Your six-year-old has made a drawing and you tell them it was a great piece and put it up on the refrigerator. They do a dance routine and you clap with enthusiasm. They recite a poem and you exclaim it was a good job done.
Now it has become the norm that your child demands praise for any independent accomplishment of theirs. You are now wondering whether you have done the right thing by encouraging them with praise in the first place.
Understanding when, where and how to praise in an important tool in raising confident kids with a healthy self-esteem.
- Do not go to extremes: Praising the child all the time can lead to them putting themselves on a pedestal that can actually hinder their growth. They may feel afraid to try out anything new where they might not be able to top their parents’ expectations. They also develop this constant need for validation from their parents about their performance. On the other hand, little or no praise also can be damaging. They feel that they are not good enough, that you do not care and they see no point in trying at all.
- Focus on the quality, not the quantity: Sincere and genuine praise based on the efforts, not the outcome, is the key to building a healthy self-esteem. This can be given as often as the situation warrants. Embrace opportunities to celebrate their success and achievements. “You really worked hard on that drawing,” tells them you noticed and appreciated their effort. They learn the difference between something that comes easy and something they have to work hard for.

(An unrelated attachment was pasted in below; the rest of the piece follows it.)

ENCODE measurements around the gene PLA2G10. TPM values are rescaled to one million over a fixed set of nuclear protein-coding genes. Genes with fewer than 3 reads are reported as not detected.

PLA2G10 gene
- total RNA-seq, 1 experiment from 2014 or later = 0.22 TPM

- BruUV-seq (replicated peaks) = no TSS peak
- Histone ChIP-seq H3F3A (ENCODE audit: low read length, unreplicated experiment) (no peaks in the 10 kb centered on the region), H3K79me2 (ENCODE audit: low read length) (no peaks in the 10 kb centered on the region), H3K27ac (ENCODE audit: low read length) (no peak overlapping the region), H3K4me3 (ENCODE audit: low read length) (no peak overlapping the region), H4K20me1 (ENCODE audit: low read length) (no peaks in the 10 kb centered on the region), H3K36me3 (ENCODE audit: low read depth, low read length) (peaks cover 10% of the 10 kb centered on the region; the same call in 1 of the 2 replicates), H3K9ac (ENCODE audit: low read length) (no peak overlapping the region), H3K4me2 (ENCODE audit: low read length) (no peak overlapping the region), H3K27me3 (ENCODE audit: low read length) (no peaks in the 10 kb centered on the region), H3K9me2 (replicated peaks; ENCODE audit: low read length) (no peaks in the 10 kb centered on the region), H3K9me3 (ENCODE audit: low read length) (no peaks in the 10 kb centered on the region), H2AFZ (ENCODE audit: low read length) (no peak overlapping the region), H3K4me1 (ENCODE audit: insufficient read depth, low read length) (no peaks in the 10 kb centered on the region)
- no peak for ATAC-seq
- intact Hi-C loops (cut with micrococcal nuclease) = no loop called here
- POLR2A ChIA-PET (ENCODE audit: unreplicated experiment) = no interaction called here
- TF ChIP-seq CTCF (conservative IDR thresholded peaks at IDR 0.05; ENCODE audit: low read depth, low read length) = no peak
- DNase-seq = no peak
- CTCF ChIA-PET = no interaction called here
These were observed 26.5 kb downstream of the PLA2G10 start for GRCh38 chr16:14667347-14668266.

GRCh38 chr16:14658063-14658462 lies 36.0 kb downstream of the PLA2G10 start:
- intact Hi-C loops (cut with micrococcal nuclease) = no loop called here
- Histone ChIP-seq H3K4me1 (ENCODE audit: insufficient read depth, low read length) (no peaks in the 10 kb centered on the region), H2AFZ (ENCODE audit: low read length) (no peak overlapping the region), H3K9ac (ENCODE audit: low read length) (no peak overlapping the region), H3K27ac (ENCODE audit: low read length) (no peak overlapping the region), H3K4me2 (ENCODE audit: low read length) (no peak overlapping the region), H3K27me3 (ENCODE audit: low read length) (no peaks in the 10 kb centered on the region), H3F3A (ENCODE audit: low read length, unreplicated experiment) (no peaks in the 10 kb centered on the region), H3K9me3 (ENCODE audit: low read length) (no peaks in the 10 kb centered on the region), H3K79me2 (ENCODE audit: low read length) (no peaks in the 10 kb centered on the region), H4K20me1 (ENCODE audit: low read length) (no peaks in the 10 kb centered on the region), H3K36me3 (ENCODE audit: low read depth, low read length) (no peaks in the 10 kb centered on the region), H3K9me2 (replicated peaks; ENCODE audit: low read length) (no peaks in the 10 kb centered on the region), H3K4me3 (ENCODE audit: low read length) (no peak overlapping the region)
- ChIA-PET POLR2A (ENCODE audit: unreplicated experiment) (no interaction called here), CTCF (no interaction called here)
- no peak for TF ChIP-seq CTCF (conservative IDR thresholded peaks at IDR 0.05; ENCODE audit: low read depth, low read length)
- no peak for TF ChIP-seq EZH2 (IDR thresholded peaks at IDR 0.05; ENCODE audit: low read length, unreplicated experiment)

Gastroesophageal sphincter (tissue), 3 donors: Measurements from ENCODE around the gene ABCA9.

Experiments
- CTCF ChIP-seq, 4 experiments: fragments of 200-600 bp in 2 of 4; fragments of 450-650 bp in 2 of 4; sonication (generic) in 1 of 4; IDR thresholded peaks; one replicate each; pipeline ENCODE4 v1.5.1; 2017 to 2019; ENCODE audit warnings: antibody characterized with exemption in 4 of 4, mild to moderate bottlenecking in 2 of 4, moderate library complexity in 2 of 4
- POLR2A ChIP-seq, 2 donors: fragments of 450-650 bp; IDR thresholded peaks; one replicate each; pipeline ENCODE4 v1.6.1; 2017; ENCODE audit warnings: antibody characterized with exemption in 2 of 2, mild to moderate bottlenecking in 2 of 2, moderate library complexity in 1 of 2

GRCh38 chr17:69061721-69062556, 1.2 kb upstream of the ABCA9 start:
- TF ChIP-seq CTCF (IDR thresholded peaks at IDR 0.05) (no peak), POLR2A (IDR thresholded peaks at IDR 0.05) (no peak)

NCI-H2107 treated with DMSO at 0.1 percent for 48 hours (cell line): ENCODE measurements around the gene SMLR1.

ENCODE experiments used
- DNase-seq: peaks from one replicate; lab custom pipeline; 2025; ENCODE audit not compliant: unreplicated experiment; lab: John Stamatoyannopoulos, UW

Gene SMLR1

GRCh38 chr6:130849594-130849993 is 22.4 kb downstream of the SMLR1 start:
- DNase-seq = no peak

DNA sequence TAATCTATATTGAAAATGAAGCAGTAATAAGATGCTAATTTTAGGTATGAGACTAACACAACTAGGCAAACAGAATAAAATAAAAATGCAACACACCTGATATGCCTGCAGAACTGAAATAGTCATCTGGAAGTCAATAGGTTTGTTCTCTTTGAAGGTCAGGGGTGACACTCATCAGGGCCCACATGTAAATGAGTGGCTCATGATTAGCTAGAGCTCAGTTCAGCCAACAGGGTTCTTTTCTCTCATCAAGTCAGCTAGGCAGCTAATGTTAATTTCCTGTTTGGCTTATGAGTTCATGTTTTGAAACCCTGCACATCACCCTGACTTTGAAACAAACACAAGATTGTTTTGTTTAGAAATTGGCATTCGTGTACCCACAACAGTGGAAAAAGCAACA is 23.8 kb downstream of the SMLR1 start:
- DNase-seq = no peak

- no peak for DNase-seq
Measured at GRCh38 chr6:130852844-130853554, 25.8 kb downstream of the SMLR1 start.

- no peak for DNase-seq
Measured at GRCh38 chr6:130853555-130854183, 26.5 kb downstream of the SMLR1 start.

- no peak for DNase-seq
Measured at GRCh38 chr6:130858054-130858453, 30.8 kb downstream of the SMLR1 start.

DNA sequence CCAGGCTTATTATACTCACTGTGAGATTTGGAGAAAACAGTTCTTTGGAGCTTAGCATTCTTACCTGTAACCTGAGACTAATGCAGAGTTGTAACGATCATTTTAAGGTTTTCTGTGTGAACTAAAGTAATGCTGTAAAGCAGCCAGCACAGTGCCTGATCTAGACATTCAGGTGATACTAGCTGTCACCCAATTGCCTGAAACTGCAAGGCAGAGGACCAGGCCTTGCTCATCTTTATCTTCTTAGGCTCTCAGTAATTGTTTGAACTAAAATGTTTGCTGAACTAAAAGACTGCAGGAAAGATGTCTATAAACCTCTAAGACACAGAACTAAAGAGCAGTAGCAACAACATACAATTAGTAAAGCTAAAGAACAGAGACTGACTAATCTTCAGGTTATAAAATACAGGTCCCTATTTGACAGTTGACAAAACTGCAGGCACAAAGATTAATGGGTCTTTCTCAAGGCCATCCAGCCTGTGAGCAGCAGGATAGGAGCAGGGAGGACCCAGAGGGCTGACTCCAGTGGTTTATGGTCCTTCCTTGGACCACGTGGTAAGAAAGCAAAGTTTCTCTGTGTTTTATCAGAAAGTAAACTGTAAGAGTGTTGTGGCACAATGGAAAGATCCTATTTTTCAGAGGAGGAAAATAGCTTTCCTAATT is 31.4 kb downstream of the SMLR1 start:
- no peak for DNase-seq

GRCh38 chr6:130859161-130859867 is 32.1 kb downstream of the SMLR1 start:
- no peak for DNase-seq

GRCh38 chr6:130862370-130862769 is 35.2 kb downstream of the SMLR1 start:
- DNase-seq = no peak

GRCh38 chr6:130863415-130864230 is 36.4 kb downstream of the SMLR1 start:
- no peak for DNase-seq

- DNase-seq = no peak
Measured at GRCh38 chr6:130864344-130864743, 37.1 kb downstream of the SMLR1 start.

- Be specific with your praise: Of course, your child is pretty, handsome, smart and talented. When your child gets used to you telling them this very often they find these words empty and with little meaning. Instead, focus on the specific things you noticed and appreciated. Even when they do not win. “Your backstroke is good.” “You really can mix colours well.”
- Set realistic standards: Your child should not feel that they have to stress themselves out to get a line of praise for you. While setting the benchmark for praise make sure it is something you child is capable of achieving with some sincere effort.
- When praise is not needed: Praise is needed when they start on a new activity and they need some confidence building to start off. However if your child is good at an activity they love anyway, maybe there is no need to praise them there. Your child then starts associating praise with that activity and loses interest when you stop praising.
- No comparisons, only achievements: Use praise as a tool to help them master the skills. Do not praise your child for out -performing their peers. Remember this kind of praise works only when your child finishes first. The minute they lose their competitive edge, they lose their motivation for the task. They make poor losers. It makes them feel that social standing and not mastering is the goal. Children who are praised for mastering the goal show motivation.
Praise should highlight the way your child uses the qualities or aptitudes they possess. Let it focus on the perseverance your child displays. It makes for a confident and happy child.